English - Writing
'Write therefore the things that you have seen, those that are and those that are to take place after this.'
At Holy Family we explore a range of cross-curricular writing opportunities taught within a high-quality text-based curriculum, to encourage our children to develop their writing skills to become independent and motivated writers. Through a variety of teaching approaches we consistently aim to provide children with the fundamental foundations to become effective and confident communicators.
- Foster a love of writing throughout their time in school and show an appreciation of their work.
- Develop vivid imaginations, allowing them to effectively engage their audience to enjoy their writing.
Use increasingly highly-developed vocabulary and have a strong knowledge of writing techniques to organise and structure their writing successfully.
At Holy Family, our children are provided with opportunities to engage in cross-curricular writing journeys designed to inspire a love of writing. They are exposed to high-quality, stimulating texts, as well as visual literacy which fire their imaginations. Using a multi-sensory approach, the children are able to express themselves in a variety of ways, encouraging them to consolidate their learning and continue to develop their knowledge and skills.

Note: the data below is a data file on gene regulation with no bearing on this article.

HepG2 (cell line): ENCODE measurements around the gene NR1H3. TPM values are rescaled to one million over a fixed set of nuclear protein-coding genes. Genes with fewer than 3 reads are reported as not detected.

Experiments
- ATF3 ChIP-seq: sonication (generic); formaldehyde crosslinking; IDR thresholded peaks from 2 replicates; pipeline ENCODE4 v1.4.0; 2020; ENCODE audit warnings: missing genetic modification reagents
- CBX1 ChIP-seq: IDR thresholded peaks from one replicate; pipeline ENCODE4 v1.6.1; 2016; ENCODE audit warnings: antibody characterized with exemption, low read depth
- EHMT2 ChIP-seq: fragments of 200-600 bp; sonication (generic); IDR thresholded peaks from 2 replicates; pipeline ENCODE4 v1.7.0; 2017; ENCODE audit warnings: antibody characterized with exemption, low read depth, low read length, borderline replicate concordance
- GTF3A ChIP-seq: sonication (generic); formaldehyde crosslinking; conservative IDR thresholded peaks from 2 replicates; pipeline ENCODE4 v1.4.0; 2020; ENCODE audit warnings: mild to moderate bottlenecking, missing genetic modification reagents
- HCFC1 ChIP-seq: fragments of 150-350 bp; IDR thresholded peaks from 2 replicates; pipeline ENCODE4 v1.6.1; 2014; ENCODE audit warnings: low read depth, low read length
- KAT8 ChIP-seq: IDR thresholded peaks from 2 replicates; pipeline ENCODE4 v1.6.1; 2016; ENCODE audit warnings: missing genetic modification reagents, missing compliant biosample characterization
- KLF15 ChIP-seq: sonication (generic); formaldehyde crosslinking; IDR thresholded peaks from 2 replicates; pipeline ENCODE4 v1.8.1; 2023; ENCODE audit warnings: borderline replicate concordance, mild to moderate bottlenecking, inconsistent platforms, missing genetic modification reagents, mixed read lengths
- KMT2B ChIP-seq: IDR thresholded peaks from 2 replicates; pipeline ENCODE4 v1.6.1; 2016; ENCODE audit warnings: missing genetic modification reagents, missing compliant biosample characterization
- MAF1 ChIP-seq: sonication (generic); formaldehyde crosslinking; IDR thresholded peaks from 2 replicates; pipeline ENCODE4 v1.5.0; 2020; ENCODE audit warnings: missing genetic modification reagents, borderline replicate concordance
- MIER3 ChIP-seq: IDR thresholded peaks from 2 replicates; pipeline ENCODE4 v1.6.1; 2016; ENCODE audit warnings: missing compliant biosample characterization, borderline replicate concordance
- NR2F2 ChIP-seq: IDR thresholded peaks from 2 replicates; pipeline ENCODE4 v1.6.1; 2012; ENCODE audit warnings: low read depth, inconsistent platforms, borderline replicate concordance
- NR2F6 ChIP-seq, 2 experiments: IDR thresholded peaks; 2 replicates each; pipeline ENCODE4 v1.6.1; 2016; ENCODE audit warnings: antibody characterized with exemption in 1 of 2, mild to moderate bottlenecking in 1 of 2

Our children develop an awareness of the audience, purpose and context, and will increase their knowledge of vocabulary, grammar, spelling and punctuation which enhances their writing. High expectations of fluent and legible handwriting is promoted to ensure their work can be enjoyed by others.
The Writing Cycle
Opportunities for writing across the curriculum are carefully planned with a balance of fiction and non-fiction text types. A clear sequence is used throughout the writing journey to enable children to produce work to their full potential.
After exposure to a new text type we follow a model of Planning, Drafting, Revising, Editing and Publishing to achieve the children’s outcomes. Before the children begin to plan, we will introduce and explore quality texts and stimuli to draw the children in.
Introducing the Text
The writing journey begins with a 'hook'; for example, this could be through the use of visual literacy or a specifically chosen text. Children are given the opportunity to work together, expressing themselves and exploring their imaginations. Subject-specific language and high-level vocabulary is introduced here, which enable this to be incorporated throughout their writing journey. Children are given opportunities to take part in creative ways to explore texts, such as role play and 'hot seating' scenarios.
The next part of the writing journey involves looking at good examples of the specific genre which model expectations for their own work. Children will have the opportunity to discuss the features that they can find within the text and why it is a successful piece of writing, as well as finding ways for how it can be improved. This stage can be carried out collaboratively or independently and then shared with the rest of the class. Also, an important part of this phase is to reflect upon and create a success criteria for children to be able to refer to when completing their own writing.